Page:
So he set about assembling a number of claims and tenures into one large 60-kilometre-long belt containing three main zones: Bonanza Ledge, Cow Mountain and Island Mountain.

“One thing I really give Frank a lot of credit for – and I don’t think people do enough – is the way he consolidated that land district,” Termuende said. “Not many people or many companies would have been able to put that package together.”

When Callaghan drilled into Bonanza Ledge, he found a type of mineralization that had not been identified before, which caused a stir. In 2004, Sprott took a 9.9% share in Wayside, and an equal amount in Golden Cariboo and Lions Gate Energy.

But on two occasions, Wayside/Barkerville has been the subject of cease-trade orders, after Callaghan published resource estimates that were called into question by the BC Securities Commission – in 2000 and again in 2012.

The second trade halt lasted 14 months, while the company went back to the drawing board to come up with a new technical report, which ended with a resource estimate that was a fraction of the 10.6 million ounces of gold that Callaghan had projected in 2012.

When Barkerville shares began trading again, it was well into a bear market, and shares plummeted. Sprott rescued the company with a $15 million loan, which he recently converted to a 41% equity position.

Despite Barkerville’s troubles, Callaghan had managed to put Bonanza Ledge into production and was on hand for the pouring of the first gold bar on July 24, 2014.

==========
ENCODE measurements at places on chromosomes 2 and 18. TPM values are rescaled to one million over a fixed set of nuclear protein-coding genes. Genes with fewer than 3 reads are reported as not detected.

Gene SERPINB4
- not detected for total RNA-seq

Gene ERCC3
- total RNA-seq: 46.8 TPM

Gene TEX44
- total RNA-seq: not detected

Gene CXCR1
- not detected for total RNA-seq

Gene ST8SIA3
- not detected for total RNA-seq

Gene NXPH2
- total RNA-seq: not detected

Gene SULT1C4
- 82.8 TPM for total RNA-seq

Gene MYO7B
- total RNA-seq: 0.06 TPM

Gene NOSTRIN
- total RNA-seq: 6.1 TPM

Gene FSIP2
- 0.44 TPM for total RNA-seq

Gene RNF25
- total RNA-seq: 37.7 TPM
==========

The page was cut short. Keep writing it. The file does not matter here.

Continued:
However, five days later, Callaghan announced his resignation as CEO. Earlier this year he resigned as a director, and the new management shut the Bonanza Ledge mine down. The company is conducting a new drilling program to get a better idea of how to mine Bonanza Ledge.

Callaghan said he and Sprott had agreed that, once Barkerville had poured first gold, he would step aside and bring in an experienced mining CEO.

Callaghan is now focusing on reviving some of his mothballed projects, including Lions Gate Energy. On July 24, the company announced a name change and six-to-one share consolidation.

The newly renamed company, Starr Peak Exploration Ltd. (TSX-V:STE), is focused on the El Toro copper-molybdenum-silver property in the Smithers, B.C., region.

Callaghan did not stand for re-election to the board of directors but still owns 19.9% of the company.

nbennett@biv.com

@nbennett_biv